7 days of winter preparedness

By Farah Ng, Canadian Red Cross Digital Volunteer
 
Admittedly, I dread the start of winter each year. It’s hard adjusting to shorter days and cold weather. But I often think that, without winter, I wouldn’t have all those cozy memories of drinking hot chocolate by the fire - not to mention skating and sledding!

What makes the difference between a bad winter and a good one is preparation. Depending on where you live, winter can mean extreme cold temperatures, snow storms and power outages.

Join us for the next seven days as we do one small thing each day to help prepare for cold days ahead:

Day 1: Get your car ready! Always keep an emergency kit and be sure to include non-perishable food, water, warm clothing and blankets too. It’s also important to keep salt, sand and a shovel in the trunk in case you get stuck in the snow. For extra peace of mind, I like to keep my gas tank as full as possible in case a storm keeps me on the road longer than anticipated.
A person skating down a frozen river lined with evergreen trees.
Day 2: Plan on enjoying the great outdoors this winter? Me too! Remember, layers are your friend. Prevent cold-related injuries such as frostbite by covering up your head and trunk, dressing in layers, and covering exposed skin such as fingers, cheeks ears, and nose.

It’s also a good time to make sure the whole family has appropriate winter gear such as gloves, jackets, snow pants and toques. Have the kids outgrown their layers? Get those early, before you need them.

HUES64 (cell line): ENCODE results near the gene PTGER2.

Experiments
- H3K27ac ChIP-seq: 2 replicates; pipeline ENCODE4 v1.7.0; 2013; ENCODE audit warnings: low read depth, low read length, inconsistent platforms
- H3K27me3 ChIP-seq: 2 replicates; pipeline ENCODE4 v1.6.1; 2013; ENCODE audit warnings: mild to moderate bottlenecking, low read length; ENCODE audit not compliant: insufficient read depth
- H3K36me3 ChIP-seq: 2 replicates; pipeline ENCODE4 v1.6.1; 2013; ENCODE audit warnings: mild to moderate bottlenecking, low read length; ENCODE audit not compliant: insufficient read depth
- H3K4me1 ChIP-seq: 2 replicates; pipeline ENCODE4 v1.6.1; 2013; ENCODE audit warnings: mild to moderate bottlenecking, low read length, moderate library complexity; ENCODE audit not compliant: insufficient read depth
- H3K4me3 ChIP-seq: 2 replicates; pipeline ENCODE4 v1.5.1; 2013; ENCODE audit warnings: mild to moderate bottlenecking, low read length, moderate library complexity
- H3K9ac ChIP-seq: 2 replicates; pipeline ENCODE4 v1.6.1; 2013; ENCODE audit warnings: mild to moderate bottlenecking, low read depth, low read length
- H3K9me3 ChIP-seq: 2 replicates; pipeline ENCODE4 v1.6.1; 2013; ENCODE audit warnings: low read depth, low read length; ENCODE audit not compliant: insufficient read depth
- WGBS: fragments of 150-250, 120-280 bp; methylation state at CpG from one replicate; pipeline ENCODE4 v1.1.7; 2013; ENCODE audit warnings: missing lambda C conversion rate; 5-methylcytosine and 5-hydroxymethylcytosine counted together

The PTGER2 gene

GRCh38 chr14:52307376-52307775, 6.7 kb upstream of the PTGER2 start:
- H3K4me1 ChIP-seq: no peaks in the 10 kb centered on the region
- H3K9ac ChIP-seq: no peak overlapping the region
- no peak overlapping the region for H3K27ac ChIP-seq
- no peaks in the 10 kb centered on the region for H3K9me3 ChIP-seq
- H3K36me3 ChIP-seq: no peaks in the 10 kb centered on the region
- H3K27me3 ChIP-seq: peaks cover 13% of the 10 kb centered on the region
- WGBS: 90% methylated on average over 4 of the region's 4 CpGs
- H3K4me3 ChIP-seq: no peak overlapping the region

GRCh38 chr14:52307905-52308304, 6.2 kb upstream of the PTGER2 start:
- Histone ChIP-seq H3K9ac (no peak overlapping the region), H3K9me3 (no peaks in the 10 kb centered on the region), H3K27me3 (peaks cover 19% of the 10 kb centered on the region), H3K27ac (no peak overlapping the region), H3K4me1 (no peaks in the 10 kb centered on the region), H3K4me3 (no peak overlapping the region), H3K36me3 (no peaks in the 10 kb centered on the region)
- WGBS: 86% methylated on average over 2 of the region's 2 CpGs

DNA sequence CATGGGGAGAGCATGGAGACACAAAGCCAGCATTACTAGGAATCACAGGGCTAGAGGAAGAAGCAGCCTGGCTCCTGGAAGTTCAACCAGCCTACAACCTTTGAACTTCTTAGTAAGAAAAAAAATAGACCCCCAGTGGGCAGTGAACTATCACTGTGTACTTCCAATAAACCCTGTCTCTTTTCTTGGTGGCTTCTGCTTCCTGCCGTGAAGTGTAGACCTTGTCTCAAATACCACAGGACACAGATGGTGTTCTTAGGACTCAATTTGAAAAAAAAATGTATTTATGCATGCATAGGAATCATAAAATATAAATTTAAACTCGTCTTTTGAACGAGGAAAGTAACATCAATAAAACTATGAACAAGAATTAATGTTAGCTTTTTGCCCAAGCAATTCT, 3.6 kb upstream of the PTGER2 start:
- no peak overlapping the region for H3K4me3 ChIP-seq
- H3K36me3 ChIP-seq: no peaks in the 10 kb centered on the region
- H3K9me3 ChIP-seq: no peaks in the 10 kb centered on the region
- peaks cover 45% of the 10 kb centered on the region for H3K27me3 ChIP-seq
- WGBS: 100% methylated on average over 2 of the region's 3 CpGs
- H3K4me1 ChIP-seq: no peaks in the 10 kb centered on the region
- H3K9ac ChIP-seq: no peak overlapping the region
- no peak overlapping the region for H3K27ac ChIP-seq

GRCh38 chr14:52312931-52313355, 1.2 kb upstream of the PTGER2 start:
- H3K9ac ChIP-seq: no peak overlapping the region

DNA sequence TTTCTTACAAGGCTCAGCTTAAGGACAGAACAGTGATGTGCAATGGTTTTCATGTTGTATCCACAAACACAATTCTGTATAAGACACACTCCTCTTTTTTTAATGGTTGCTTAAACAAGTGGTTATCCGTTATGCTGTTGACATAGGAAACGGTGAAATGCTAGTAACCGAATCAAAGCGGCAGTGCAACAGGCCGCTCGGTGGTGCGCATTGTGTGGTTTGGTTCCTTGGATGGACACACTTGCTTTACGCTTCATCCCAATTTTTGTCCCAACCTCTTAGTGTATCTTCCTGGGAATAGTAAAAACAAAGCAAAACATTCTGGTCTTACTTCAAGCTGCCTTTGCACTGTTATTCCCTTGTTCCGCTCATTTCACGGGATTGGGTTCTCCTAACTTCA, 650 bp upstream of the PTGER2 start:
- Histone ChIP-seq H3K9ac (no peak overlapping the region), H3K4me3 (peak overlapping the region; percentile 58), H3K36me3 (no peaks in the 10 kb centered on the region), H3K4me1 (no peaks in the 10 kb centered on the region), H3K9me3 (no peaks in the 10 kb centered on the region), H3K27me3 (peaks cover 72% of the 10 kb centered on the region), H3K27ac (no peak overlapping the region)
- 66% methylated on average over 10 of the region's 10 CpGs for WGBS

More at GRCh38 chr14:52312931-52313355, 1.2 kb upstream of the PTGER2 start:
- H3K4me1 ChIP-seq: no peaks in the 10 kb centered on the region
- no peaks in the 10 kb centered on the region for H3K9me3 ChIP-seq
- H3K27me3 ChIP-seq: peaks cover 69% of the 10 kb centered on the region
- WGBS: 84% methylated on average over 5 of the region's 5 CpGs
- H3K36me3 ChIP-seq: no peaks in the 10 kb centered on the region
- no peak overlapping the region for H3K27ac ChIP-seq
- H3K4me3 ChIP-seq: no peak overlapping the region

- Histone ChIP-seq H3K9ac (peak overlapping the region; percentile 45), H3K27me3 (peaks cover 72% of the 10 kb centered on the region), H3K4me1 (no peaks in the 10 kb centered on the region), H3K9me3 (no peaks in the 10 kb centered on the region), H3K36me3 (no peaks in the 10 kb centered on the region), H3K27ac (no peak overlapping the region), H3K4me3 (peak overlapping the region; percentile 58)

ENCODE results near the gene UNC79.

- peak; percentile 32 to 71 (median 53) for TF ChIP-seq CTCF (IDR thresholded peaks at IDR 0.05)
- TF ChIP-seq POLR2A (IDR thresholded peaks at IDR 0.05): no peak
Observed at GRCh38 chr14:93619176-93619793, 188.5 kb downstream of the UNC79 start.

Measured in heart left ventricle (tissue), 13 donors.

Day 3: The Canadian Red Cross sees an increase in home fires during the winter. Make sure your family, knows what to do, including the kids. I recommend holding a household meeting and making sure everyone knows:
  • How to escape your house in case of a fire
  • Where to meet up if you and your loved ones get separated and can’t return home
  • Who to call if you get separated and can’t get to the meet up location (memorize the phone number of an out-of-town contact who can connect you)
  • What to do to keep family pets safe – they’ll need a home fire escape plan, too
  • How to test and read smoke and carbon monoxide detectors, as they could save your life!
Day 4: Be ready for winter storms! Download apps from Environment Canada and the Weather Network. Sign up for local emergency alerts.  
  • Make a plan about what to do if your power goes out when it is -40℃. How will you stay warm? What will you eat? Who should you check on?
  • Review power outage safety tips for generators, using candles and cooking indoors (for example, never use camp stoves in an enclosed area).
Day 5: Get familiar with the signs and symptoms of frostbite and hypothermia. These are two of the most common wintertime risks that can be prevented with some advanced planning. It’s important to also learn how to treat their signs and symptoms, and know when to call EMS/9-1-1.

Day 6: Before you lace up your skates, make sure the ice is safe! Check out this Red Cross resource on how to know when it’s safe to skate or use a snowmobile. If you fall into icy water, know what to do. Did you know it’s best to avoid climbing out where you fell in? That’s where the ice is weakest.

Day 7: Feeling blue from the darker days? You’re not alone. In fact, 15% of Canadians report experiencing symptoms of seasonal affective disorder (SAD), a kind of depression that appears at certain times of the year.

To help alleviate mild symptoms, try to schedule daily outdoor activity during sunlit hours and make physical activity a priority. For more serious cases of SAD, it’s best to speak with your doctor or a mental health professional.

Now that you’re ready, what are you waiting for? Get out there, stay safe, and have a fantastic winter!
 
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